Why I marched in the Climate Strike
After almost three months of organisation, preparation and anticipation, our vision of a church united against climate change came to fruition on Friday, 20 September. The beautiful spring day commenced with worship, singing and communion at Pitt St Uniting, before over 350 of us joined 80,000 others in the Domain.
Together, we then marched and drummed under our Uniting Church banners back towards Hyde Park. A particular highlight was the incredible atmosphere created by the drumming, which energised not only our Church, but the thousands of others around us.
When the opportunity arose for me to take part in the organisation of the Uniting Church contingent with Christian Students Uniting a few months ago, I knew that this was something that meant a great deal to me as an individual, but also to our wider faith community. This was for two main reasons.
The first is that action against climate change is a fundamental part of looking after God’s Creation. Irreversible damage to Creation has already been caused in the way of biodiversity extinction, pollution of land and water, and rising temperatures.
We are called to be stewards over Creation, and I believe that in our contemporary context, we can best do this by uniting with others to demand climate action and policy, and by holding our leaders – and ourselves – to account.
Participating in climate action is also about standing up for and loving our neighbours. In this case, we can see our neighbours as those in the Pacific Islands like Kiribati and Tuvalu, who are already suffering the devastating effects of Climate Change. Our neighbours need our compassion and our resources. This was one of the focuses of the sermon we heard at Pitt St on the morning of the strike by Rev. Alimoni Taumoepeau.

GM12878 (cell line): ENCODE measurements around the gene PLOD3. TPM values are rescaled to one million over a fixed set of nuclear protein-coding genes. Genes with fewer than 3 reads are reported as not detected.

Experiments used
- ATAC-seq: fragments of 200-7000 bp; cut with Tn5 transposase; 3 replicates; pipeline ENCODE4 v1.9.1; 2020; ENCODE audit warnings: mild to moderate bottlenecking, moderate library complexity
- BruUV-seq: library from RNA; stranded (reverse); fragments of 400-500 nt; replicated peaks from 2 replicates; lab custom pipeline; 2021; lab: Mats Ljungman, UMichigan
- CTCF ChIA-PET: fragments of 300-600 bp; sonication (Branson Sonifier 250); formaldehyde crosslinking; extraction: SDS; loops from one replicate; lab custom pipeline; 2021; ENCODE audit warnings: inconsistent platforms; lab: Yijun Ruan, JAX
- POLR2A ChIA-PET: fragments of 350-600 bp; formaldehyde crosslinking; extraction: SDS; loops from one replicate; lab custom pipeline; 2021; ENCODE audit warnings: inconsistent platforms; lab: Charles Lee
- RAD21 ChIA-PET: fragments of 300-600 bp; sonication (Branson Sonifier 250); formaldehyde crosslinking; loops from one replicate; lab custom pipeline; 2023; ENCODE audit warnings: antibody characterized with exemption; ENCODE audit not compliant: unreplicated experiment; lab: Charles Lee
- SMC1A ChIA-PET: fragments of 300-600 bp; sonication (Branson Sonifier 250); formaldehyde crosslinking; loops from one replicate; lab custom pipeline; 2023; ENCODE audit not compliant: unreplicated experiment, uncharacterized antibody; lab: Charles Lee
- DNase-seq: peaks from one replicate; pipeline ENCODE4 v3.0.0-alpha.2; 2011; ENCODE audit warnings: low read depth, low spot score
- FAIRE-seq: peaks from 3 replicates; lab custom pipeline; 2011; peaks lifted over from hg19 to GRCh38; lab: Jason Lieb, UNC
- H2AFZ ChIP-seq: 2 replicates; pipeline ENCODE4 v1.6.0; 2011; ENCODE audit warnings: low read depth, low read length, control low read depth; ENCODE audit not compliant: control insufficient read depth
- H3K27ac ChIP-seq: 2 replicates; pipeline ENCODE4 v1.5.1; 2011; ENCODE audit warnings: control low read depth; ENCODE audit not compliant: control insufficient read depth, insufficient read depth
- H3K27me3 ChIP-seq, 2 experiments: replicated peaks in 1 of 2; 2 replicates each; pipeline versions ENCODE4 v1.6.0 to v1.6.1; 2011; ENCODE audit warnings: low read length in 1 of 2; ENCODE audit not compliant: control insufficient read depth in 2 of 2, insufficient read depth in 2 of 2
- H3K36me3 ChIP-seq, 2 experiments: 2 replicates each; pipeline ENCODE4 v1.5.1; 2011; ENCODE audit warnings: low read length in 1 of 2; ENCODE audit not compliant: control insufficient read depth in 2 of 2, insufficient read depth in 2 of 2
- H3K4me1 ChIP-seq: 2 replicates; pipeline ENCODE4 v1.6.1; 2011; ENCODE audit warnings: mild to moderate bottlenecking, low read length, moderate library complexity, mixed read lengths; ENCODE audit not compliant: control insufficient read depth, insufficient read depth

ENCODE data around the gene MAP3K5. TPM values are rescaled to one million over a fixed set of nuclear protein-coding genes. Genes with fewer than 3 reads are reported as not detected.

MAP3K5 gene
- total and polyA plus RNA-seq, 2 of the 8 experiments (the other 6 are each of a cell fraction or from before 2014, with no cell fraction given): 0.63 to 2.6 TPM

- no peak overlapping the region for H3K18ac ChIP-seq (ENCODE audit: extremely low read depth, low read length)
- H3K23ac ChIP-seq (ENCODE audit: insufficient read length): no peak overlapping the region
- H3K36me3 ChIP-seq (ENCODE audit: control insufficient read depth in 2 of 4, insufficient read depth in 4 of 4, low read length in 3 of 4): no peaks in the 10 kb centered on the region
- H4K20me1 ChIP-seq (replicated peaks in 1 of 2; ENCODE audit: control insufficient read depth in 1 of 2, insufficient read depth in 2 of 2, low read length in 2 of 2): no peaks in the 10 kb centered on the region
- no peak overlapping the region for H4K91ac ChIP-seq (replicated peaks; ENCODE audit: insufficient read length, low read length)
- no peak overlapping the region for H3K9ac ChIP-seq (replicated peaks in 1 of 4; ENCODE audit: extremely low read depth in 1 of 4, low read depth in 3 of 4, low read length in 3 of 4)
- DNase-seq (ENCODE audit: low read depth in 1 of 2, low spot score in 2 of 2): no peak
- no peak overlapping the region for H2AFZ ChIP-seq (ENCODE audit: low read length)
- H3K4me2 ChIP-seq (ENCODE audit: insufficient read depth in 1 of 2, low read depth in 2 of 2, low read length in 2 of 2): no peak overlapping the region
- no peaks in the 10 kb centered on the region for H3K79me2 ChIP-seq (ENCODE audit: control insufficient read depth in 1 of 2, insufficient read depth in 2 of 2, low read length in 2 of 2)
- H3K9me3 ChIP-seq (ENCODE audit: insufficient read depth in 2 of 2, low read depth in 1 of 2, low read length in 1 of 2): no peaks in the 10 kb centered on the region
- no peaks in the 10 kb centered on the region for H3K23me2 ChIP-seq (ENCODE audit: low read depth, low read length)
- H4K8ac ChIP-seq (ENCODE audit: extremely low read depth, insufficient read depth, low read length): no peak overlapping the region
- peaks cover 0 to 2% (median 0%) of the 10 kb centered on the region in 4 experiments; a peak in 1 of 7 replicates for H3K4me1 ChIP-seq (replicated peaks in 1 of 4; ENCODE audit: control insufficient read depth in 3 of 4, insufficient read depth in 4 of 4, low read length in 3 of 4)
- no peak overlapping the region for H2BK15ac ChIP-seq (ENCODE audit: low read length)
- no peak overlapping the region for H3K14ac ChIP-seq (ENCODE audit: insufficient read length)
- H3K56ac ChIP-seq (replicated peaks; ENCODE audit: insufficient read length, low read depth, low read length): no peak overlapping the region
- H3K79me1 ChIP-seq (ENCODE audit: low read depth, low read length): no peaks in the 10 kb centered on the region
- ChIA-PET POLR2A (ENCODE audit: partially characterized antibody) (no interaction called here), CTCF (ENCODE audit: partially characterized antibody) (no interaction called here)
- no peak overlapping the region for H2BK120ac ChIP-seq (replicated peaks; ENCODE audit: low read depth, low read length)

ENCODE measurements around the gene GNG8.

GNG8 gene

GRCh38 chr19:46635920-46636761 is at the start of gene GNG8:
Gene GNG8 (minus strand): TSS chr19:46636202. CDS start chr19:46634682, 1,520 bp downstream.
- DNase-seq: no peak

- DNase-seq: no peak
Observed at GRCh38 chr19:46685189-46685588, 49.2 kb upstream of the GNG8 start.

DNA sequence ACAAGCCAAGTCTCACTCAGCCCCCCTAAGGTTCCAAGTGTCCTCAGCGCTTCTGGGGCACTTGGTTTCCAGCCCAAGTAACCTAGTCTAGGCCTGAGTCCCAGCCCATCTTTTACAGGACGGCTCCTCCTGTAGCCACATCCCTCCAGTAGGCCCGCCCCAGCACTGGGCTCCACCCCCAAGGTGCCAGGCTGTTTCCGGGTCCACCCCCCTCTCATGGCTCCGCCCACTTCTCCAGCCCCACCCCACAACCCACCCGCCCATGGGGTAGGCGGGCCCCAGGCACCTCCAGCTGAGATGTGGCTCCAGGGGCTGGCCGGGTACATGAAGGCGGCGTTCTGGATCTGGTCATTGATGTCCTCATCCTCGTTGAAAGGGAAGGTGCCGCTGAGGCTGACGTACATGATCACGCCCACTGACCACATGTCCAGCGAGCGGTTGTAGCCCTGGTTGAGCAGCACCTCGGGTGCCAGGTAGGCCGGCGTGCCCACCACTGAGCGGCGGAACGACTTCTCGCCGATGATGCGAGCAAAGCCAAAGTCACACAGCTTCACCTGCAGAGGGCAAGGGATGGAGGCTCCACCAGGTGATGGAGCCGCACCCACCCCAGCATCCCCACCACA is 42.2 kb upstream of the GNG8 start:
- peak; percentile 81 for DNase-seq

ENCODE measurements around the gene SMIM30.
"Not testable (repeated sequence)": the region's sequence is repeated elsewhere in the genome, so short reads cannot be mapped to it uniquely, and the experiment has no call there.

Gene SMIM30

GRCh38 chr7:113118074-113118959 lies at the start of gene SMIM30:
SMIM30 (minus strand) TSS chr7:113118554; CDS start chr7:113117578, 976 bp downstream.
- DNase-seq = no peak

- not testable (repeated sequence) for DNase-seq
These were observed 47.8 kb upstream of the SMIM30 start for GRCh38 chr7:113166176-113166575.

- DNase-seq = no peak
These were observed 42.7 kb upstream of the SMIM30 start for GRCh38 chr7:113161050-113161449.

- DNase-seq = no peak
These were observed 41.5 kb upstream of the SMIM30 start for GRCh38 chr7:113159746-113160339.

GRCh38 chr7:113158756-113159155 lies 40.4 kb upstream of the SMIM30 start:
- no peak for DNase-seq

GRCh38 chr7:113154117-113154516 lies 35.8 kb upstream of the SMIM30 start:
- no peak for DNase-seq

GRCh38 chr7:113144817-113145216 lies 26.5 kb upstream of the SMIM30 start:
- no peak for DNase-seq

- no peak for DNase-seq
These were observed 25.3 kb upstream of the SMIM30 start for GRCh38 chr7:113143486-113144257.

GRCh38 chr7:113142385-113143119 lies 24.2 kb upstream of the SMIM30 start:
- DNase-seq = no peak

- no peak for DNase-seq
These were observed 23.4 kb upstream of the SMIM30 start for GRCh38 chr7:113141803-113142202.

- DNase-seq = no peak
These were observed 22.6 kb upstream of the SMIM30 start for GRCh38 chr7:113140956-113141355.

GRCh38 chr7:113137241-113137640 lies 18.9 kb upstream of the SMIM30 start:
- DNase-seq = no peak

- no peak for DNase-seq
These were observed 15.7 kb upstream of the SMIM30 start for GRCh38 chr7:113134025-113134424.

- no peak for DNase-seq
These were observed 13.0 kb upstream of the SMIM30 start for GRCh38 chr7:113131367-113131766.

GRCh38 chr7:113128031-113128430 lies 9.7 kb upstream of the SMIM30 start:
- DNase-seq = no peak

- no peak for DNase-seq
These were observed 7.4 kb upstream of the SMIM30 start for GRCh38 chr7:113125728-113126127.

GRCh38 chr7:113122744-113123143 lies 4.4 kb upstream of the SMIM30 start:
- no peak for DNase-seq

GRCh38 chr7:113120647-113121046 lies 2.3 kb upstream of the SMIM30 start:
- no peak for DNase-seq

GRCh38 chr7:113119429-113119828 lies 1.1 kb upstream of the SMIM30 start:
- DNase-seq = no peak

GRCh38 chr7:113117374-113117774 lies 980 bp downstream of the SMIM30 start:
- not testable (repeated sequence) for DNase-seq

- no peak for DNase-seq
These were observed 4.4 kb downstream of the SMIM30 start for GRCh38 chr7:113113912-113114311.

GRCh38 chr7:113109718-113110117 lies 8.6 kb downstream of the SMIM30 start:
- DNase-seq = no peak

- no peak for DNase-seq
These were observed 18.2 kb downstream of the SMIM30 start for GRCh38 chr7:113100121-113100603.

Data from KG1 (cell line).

The second reason why I felt particularly called to march with the Uniting Church is to do with the identity of the church in our modern world. Growing up in the inner west of Sydney, I haven’t always felt as though my Christian faith has been nurtured by the world around me, outside of my family, close friends and church community. I’ve struggled with the broad societal perception, especially amongst my generation and wider circle of friends, that the values and mission of the church are often at odds with the values of contemporary society.
I’ve struggled with the actions of self-proclaimed public ‘Christians’, and how to reconcile being a part of this larger Christian community with my own Christian identity, when my faith and the theology of our church seems to be very different to that of many other Christians.
However, the Uniting Church, especially my community at Balmain, is a community that I am very proud to be a part of and that I hold deep in my heart. Not only because of the people in this community and the way my faith is nurtured by these people, but because I believe that the Uniting Church and our theology embodies the true essence of what it means to be a follower of Christ. For me, the church’s presence at the strike was a way of showing that we are a living and relevant church, and that we have the best interests of our neighbours and our world in our hearts. It was a way of showing that the mission of our church and the social justice pursuits of our world are not always mutually exclusive. It’s times like these that I feel most connected to God and to my faith community.
Thank you to each one of you who worshiped, marched, or had us in your thoughts on Friday, 20 September. It was a significant day for our church and for our world.
Mia (middle) is pictured above with her father and friend at the Climate Strike march on 20 September.
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